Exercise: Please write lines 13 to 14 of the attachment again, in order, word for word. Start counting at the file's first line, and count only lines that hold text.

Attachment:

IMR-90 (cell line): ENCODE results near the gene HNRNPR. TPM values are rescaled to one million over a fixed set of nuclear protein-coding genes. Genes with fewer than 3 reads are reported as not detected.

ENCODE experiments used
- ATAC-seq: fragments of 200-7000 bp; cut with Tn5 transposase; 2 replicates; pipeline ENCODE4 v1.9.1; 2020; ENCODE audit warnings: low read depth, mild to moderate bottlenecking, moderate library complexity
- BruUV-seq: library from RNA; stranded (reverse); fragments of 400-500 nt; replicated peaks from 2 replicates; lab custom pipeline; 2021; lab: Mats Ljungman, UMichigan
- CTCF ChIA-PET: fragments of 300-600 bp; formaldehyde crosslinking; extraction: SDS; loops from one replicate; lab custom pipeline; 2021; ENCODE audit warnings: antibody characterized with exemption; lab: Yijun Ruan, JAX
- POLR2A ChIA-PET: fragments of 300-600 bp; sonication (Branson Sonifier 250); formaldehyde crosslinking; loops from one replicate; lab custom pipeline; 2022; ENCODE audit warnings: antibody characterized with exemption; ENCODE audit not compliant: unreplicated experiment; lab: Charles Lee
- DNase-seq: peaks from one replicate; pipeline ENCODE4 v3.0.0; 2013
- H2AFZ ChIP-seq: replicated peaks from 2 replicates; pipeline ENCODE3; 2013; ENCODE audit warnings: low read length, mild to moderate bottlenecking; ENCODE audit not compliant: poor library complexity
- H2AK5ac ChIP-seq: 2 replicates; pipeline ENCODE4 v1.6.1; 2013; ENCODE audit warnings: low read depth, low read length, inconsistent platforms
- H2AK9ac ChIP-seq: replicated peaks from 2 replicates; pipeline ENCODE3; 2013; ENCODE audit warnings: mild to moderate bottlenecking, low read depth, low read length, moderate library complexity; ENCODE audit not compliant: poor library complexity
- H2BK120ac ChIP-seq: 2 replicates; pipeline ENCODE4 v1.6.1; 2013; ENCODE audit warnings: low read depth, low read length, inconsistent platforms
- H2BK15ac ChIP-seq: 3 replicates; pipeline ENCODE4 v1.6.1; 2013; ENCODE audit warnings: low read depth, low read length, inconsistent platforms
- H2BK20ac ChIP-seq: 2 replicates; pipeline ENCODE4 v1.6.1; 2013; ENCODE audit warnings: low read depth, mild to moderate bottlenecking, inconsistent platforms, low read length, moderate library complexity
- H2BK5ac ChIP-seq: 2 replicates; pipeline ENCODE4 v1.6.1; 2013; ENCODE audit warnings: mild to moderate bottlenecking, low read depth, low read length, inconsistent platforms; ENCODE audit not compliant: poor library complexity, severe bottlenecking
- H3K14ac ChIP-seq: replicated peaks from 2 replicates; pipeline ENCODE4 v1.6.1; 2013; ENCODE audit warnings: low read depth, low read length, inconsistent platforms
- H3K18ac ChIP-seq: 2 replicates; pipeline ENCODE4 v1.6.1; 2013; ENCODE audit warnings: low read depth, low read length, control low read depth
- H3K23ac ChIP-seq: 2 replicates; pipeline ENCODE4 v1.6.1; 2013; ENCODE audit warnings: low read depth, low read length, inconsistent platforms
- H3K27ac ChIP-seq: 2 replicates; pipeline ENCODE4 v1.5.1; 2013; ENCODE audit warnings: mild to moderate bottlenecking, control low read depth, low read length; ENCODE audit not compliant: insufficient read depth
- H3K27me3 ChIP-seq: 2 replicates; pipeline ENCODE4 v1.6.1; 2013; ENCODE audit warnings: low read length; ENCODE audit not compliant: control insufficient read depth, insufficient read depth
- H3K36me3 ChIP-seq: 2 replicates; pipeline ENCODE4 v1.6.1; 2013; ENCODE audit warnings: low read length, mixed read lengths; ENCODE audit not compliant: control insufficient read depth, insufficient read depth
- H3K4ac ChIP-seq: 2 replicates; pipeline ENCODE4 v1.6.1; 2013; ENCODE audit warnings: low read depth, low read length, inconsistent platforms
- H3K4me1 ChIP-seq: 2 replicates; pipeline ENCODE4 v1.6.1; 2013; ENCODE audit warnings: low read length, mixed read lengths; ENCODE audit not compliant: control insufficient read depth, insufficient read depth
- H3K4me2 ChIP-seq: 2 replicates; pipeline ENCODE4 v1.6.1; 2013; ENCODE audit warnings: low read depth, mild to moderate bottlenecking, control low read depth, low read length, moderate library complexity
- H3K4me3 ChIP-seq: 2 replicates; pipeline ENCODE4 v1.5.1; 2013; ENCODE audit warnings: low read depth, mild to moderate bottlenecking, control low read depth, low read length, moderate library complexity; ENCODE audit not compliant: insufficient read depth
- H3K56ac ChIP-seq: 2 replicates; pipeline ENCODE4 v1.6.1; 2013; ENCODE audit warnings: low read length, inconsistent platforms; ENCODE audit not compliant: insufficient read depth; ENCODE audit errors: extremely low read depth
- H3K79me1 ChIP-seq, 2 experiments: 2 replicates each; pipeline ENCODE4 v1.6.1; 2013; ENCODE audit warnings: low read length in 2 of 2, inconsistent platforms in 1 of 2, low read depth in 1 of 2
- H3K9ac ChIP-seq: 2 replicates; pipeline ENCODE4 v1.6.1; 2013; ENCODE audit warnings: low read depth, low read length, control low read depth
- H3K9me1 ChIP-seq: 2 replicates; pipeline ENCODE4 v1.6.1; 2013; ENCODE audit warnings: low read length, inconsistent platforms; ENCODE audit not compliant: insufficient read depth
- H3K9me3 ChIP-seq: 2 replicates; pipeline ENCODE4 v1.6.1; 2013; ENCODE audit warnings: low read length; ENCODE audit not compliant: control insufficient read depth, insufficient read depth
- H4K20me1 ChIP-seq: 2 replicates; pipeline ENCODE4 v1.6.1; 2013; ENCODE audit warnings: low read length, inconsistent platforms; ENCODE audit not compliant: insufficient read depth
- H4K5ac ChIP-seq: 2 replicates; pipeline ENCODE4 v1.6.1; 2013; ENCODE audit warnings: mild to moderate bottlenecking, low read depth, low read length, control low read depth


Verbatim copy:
- H2BK20ac ChIP-seq: 2 replicates; pipeline ENCODE4 v1.6.1; 2013; ENCODE audit warnings: low read depth, mild to moderate bottlenecking, inconsistent platforms, low read length, moderate library complexity
- H2BK5ac ChIP-seq: 2 replicates; pipeline ENCODE4 v1.6.1; 2013; ENCODE audit warnings: mild to moderate bottlenecking, low read depth, low read length, inconsistent platforms; ENCODE audit not compliant: poor library complexity, severe bottlenecking